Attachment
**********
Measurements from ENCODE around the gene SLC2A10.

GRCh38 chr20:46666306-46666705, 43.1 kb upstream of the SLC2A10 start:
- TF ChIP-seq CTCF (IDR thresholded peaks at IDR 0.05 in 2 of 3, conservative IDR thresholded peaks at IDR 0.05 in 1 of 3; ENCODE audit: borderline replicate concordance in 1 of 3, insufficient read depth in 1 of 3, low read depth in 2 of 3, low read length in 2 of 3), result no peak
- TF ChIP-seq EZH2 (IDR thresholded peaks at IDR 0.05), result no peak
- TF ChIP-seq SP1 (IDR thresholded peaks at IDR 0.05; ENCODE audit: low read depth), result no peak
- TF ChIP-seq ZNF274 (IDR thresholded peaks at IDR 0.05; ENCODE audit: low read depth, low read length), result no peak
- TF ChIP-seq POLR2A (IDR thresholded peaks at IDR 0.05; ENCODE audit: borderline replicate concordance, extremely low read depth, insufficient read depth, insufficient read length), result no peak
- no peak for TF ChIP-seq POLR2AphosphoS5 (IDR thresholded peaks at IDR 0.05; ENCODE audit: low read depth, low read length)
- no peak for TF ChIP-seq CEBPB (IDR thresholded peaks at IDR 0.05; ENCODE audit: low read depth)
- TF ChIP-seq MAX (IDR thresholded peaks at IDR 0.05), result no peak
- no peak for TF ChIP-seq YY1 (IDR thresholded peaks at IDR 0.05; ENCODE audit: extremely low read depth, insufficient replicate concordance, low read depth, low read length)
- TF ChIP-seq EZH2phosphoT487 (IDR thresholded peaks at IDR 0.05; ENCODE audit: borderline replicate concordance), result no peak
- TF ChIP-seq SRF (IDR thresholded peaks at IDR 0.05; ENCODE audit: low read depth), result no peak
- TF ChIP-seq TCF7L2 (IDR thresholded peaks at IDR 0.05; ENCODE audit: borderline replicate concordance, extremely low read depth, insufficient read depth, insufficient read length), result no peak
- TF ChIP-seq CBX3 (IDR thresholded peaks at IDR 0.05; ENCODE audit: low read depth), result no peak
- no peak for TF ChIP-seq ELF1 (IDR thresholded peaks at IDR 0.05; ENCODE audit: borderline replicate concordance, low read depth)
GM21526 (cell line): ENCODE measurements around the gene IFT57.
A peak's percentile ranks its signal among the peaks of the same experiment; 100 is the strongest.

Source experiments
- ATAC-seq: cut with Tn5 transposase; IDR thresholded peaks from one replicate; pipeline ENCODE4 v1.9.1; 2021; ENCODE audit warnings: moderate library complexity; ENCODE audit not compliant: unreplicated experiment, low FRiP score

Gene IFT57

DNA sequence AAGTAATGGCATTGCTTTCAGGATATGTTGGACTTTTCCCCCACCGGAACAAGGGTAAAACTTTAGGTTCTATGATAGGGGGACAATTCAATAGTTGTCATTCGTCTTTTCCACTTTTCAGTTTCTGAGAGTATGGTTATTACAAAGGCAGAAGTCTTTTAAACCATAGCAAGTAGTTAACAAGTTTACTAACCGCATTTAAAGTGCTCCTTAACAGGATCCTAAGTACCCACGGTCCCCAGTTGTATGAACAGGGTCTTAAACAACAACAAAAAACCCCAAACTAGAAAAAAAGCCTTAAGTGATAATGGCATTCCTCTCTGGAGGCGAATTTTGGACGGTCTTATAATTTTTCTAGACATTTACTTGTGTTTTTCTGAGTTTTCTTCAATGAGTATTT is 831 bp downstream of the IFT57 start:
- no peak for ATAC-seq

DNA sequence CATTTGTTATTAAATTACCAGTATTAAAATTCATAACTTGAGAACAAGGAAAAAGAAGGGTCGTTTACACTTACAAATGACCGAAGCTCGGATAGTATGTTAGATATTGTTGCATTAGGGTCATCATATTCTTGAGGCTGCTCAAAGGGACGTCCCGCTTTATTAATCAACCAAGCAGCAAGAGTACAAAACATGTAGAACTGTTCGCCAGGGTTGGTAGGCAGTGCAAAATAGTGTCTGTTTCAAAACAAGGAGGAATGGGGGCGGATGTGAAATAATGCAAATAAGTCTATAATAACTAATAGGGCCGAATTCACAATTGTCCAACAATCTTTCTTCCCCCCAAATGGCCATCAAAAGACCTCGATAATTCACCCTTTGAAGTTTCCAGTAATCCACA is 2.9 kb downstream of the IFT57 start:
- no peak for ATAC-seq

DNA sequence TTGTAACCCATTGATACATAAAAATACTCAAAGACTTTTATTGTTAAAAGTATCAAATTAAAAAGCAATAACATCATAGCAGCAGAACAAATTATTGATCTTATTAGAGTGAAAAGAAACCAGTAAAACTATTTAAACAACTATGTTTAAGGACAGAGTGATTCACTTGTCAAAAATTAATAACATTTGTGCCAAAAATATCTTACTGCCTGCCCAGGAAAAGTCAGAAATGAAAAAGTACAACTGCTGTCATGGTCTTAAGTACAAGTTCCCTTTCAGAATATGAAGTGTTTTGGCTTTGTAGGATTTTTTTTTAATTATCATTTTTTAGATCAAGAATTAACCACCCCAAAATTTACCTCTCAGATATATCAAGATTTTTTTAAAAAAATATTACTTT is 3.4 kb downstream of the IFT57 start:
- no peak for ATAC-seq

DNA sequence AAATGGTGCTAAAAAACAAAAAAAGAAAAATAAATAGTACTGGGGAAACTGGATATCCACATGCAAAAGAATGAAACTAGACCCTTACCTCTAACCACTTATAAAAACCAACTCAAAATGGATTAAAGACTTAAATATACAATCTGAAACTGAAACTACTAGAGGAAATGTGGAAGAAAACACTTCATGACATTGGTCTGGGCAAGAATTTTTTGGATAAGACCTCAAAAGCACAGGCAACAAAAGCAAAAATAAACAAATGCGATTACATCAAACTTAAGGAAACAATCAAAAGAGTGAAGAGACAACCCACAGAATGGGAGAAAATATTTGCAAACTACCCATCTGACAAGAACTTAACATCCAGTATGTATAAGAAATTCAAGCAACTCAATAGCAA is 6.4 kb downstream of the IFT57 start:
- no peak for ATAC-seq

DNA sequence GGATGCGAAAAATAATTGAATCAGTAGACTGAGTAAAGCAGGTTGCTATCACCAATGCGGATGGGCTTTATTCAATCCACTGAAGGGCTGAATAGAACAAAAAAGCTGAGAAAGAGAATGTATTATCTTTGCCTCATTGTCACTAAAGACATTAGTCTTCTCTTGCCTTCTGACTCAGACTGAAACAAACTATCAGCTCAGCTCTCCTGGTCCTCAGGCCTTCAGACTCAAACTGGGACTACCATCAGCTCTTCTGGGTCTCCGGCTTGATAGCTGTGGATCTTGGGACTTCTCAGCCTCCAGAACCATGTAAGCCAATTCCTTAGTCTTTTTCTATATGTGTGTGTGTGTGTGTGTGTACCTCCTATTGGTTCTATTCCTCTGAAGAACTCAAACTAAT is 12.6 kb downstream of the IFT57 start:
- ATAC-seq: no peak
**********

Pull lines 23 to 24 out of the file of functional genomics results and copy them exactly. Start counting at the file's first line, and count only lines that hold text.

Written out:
- no peak for ATAC-seq

DNA sequence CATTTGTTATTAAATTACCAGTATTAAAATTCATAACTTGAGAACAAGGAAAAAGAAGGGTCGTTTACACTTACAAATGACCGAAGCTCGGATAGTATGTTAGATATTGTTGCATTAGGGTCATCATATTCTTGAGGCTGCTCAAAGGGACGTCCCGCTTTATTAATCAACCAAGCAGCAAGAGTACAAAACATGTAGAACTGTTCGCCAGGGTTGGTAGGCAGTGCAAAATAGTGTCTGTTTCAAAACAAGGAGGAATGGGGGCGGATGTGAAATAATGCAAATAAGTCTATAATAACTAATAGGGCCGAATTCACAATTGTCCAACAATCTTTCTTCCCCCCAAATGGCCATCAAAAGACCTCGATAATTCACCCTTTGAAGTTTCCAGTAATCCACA is 2.9 kb downstream of the IFT57 start: